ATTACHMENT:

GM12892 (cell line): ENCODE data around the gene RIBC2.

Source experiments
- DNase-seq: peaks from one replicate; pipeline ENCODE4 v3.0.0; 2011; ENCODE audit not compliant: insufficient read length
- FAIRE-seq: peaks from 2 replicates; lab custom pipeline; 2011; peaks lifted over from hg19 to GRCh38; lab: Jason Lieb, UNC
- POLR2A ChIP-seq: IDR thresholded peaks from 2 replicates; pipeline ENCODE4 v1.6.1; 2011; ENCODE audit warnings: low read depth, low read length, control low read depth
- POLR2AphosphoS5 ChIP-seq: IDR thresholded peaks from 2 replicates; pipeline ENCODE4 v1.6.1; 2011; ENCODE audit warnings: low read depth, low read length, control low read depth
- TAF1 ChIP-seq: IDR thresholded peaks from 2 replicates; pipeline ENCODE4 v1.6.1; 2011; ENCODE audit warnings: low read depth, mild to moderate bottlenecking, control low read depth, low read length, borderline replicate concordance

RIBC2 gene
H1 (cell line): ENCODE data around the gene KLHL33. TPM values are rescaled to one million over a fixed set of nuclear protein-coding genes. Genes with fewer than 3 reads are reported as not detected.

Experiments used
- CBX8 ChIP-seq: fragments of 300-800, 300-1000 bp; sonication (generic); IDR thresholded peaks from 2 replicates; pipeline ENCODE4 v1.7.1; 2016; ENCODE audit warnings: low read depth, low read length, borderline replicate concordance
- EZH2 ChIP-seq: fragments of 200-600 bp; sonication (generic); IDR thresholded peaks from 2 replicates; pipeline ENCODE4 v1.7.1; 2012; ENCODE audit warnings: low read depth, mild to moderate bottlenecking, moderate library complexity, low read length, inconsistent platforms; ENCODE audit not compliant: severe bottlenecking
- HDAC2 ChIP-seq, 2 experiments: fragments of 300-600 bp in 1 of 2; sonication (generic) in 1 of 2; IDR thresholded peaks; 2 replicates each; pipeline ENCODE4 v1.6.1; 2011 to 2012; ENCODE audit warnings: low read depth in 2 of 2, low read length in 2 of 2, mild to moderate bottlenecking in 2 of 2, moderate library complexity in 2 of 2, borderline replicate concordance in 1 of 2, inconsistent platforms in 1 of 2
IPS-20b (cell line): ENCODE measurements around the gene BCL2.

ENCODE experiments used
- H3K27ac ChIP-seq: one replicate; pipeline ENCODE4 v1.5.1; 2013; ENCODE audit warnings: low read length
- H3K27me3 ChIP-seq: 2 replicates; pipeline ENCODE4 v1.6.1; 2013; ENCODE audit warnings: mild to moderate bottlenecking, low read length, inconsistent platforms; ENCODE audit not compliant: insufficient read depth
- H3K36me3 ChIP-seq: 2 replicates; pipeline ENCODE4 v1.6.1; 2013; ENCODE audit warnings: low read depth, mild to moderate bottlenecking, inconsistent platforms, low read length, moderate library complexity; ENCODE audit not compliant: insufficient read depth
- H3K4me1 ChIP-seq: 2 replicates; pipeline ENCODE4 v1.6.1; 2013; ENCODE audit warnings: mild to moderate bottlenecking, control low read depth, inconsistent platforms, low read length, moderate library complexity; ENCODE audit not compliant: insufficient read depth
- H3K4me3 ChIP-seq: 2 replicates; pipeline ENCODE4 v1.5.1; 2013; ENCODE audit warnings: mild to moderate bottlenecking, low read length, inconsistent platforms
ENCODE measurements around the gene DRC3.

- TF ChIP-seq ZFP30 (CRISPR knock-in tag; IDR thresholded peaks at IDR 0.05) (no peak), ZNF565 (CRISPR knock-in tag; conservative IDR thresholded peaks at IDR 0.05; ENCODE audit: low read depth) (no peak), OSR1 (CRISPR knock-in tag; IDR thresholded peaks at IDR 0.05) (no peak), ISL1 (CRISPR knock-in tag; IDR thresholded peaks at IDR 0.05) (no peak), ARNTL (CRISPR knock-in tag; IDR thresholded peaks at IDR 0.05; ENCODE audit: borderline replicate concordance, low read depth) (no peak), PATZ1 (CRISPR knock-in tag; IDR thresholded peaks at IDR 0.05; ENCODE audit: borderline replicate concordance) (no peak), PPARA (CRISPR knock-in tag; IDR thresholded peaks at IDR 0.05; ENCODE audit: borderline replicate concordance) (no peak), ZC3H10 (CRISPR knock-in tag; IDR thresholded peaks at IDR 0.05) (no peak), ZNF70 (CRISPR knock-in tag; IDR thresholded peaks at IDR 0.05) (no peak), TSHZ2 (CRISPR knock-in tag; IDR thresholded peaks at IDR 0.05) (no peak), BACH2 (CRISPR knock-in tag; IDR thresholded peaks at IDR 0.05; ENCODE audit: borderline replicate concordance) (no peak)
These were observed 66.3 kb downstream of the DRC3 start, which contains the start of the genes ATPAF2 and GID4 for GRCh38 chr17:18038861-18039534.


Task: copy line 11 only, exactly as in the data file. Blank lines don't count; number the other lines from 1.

- CBX8 ChIP-seq: fragments of 300-800, 300-1000 bp; sonication (generic); IDR thresholded peaks from 2 replicates; pipeline ENCODE4 v1.7.1; 2016; ENCODE audit warnings: low read depth, low read length, borderline replicate concordance